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In South Korea, Thousands of Junior Doctors Quit Their Jobs

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Thousands of junior physicians in South Korea have not treated patients or performed surgeries since February 20th as a form of protest against the government’s decision to double the enrollment of medical students. The walkout has involved roughly 8,940 medical interns and residents, disrupting major hospitals nationwide and sparking questions about the nation’s healthcare system.

The government wants to address the issues brought about by South Korea’s rapidly aging population by increasing the annual cap on admission to medical schools by 2,000. With 2.1 doctors per 1,000 people, the nation’s current rate is much lower than the average of 3.7 in the developed world.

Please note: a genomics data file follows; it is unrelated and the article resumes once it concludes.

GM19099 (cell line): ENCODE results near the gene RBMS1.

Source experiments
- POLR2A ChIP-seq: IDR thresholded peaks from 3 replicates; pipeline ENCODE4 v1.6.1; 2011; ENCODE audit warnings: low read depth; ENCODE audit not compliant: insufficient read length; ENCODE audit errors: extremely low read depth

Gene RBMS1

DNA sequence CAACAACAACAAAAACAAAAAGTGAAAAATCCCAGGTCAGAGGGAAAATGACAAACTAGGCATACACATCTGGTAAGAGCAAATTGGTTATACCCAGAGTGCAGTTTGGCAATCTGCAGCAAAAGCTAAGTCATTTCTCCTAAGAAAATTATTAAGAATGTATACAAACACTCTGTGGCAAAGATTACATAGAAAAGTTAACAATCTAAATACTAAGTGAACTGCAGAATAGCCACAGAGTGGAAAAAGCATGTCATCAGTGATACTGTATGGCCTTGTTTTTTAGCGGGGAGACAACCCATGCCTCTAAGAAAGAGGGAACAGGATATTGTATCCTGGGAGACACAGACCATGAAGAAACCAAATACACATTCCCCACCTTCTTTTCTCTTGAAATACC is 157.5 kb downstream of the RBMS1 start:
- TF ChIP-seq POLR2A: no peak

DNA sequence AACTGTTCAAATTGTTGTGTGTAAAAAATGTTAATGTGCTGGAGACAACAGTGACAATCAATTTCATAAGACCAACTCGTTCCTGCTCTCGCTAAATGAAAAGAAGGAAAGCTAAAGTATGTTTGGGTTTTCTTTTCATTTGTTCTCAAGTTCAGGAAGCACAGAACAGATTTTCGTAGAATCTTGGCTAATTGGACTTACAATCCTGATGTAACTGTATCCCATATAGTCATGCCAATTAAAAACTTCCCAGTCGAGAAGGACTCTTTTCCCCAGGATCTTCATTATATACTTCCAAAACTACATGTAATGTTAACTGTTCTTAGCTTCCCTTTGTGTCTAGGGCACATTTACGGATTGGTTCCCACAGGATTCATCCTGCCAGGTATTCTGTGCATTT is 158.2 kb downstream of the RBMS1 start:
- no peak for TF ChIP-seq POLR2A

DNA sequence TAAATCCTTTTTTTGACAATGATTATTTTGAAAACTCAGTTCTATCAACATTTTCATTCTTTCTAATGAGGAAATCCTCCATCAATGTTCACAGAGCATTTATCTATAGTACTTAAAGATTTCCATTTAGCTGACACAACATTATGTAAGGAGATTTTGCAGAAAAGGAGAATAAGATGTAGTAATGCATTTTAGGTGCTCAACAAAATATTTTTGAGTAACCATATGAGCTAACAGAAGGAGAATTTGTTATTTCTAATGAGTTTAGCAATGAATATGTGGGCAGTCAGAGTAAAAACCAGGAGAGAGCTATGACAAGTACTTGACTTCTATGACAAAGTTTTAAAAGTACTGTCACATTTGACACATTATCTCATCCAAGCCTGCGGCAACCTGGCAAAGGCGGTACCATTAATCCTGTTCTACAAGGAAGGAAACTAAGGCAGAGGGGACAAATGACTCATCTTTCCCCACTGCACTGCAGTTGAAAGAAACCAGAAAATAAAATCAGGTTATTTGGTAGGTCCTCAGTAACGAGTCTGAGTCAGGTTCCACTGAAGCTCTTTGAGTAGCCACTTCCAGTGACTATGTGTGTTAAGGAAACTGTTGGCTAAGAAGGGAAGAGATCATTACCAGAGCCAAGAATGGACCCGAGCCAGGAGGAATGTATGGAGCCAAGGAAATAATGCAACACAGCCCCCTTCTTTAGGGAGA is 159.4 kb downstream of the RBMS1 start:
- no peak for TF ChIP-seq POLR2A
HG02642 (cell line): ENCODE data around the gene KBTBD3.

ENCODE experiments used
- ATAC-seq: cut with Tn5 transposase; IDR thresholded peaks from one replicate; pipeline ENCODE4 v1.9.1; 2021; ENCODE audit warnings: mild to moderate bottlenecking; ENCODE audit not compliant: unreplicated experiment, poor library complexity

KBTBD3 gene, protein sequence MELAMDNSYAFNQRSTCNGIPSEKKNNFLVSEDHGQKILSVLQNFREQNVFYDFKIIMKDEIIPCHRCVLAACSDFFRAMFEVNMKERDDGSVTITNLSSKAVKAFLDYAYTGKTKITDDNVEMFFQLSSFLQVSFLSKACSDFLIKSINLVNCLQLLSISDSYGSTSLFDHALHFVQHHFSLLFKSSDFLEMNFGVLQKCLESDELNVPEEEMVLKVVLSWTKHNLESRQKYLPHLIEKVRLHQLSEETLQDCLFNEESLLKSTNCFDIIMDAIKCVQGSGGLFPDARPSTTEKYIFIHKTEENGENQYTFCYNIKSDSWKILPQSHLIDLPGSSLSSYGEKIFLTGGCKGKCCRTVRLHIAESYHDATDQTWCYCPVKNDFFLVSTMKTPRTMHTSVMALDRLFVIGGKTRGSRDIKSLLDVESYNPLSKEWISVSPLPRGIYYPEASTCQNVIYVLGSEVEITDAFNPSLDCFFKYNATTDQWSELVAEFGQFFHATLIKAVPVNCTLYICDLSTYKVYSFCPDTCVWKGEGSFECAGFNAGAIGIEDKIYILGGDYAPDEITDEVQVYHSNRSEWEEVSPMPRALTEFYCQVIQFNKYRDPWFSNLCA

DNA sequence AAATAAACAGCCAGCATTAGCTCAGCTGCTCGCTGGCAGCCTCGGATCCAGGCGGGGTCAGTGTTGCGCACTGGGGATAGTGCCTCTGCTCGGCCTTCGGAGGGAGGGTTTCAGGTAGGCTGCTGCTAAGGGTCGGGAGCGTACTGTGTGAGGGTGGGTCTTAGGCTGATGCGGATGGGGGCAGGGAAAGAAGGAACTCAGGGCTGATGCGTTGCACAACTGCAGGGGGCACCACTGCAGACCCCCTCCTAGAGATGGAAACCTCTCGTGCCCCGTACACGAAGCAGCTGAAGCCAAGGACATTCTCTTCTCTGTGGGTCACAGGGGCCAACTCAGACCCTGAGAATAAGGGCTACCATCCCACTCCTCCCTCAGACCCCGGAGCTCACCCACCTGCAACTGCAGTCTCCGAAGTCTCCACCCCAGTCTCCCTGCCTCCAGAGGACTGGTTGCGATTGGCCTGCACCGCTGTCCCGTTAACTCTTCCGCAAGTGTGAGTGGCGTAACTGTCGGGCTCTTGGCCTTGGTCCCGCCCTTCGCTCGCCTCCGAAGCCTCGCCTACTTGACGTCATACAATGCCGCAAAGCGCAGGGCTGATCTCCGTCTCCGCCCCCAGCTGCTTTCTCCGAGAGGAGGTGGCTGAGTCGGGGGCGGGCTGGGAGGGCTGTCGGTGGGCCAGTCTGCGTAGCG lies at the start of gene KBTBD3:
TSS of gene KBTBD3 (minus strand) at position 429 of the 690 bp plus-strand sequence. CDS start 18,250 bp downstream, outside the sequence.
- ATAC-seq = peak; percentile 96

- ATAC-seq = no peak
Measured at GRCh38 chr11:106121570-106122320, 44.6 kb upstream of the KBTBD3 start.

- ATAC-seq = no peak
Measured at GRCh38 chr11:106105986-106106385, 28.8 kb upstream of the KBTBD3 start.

The rapid surge of medical students, according to striking physicians, could overwhelm educational institutions and boost competition among physicians, which could result in overtreatment and prolong the lack of doctors in necessary but low-paying sectors.

Some who disagree claim that junior doctors’ objections are more motivated by fear of losing their salary than by a sincere concern for the long-term viability of the healthcare system.

Hospitals have already been forced to postpone procedures and treatments as a result of the strikes, which has significantly impacted patient care. There have been reports of people being turned away because there is not enough medical staff, which raises concerns about the possible effects of protracted strike action.

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